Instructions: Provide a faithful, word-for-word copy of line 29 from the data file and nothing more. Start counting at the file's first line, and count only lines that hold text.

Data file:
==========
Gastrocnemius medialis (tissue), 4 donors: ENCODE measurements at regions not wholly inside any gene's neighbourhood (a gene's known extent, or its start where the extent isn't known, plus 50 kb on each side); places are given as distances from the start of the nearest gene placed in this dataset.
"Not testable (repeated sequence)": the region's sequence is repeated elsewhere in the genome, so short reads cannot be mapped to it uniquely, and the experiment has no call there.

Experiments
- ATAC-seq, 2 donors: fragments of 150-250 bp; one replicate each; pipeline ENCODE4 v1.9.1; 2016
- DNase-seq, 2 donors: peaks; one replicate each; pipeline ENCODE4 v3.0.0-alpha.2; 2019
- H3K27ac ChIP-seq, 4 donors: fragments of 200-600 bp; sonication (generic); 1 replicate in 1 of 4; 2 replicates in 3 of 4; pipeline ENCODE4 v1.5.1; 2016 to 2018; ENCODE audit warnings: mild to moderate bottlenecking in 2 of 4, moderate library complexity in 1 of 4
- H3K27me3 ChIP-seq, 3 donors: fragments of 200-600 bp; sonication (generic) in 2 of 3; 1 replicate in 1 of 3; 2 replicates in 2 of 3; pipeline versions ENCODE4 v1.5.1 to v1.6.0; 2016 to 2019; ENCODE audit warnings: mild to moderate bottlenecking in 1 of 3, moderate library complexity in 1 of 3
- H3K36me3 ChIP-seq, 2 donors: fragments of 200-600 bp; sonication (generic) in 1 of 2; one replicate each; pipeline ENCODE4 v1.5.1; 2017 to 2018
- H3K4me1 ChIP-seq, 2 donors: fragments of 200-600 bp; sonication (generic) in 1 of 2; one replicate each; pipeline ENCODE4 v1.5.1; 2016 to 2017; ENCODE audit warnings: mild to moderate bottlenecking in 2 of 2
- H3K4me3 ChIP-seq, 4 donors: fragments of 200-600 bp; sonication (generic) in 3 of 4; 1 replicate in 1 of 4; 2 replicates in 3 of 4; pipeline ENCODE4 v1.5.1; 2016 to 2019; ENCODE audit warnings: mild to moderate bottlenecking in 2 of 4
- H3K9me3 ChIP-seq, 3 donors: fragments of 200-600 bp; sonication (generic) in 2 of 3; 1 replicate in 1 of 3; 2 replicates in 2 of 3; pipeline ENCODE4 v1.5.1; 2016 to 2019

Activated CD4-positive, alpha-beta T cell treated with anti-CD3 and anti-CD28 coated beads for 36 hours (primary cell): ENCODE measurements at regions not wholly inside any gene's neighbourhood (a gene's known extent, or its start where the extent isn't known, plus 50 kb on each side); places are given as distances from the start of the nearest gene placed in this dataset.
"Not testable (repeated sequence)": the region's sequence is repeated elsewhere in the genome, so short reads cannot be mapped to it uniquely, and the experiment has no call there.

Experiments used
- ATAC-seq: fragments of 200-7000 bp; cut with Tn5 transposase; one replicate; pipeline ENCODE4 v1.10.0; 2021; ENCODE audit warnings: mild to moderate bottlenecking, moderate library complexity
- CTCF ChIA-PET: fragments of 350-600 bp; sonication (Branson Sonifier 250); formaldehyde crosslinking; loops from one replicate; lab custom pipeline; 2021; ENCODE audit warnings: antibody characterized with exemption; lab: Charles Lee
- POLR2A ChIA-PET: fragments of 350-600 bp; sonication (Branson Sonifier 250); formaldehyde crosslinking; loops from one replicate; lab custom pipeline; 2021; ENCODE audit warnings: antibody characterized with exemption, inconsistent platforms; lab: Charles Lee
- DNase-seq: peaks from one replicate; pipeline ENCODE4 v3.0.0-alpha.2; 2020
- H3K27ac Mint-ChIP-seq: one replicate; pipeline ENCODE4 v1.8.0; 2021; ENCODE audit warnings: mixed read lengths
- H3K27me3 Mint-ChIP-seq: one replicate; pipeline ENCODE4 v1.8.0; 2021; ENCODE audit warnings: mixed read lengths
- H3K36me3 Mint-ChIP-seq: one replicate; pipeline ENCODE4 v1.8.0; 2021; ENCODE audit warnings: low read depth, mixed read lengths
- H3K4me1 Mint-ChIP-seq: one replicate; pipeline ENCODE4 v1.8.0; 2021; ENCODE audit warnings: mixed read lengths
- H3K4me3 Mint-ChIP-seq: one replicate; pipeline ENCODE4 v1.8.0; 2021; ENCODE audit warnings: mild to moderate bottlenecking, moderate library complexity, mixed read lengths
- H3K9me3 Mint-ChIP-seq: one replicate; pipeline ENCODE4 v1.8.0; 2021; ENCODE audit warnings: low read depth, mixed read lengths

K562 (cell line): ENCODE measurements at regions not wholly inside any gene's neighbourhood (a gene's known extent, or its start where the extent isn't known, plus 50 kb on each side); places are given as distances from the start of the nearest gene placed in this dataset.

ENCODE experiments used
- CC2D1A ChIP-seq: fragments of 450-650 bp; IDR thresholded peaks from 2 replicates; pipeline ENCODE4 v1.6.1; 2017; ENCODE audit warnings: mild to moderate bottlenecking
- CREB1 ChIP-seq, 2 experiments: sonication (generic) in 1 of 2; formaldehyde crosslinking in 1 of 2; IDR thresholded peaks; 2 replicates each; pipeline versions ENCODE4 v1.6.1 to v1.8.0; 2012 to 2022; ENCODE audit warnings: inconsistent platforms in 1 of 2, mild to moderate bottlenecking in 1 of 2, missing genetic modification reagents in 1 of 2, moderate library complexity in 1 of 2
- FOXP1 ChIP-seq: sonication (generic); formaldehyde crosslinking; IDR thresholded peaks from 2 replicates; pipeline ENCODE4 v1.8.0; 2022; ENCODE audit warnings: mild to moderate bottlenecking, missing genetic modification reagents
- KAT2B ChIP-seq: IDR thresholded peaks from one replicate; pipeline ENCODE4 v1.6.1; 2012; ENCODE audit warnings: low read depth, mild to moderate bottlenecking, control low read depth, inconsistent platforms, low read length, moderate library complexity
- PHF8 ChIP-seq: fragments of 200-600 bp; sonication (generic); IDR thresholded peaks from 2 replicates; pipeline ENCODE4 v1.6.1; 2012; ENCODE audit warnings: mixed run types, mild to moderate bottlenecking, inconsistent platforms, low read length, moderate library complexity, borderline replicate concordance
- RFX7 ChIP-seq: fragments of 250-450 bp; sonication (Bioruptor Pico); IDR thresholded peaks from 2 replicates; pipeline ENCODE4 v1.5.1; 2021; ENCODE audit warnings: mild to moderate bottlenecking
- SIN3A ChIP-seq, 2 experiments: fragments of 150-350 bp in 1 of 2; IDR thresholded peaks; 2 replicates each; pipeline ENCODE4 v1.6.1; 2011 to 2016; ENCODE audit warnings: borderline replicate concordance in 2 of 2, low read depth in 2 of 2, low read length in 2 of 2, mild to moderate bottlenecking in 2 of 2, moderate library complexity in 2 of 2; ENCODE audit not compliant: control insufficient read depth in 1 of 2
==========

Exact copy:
- FOXP1 ChIP-seq: sonication (generic); formaldehyde crosslinking; IDR thresholded peaks from 2 replicates; pipeline ENCODE4 v1.8.0; 2022; ENCODE audit warnings: mild to moderate bottlenecking, missing genetic modification reagents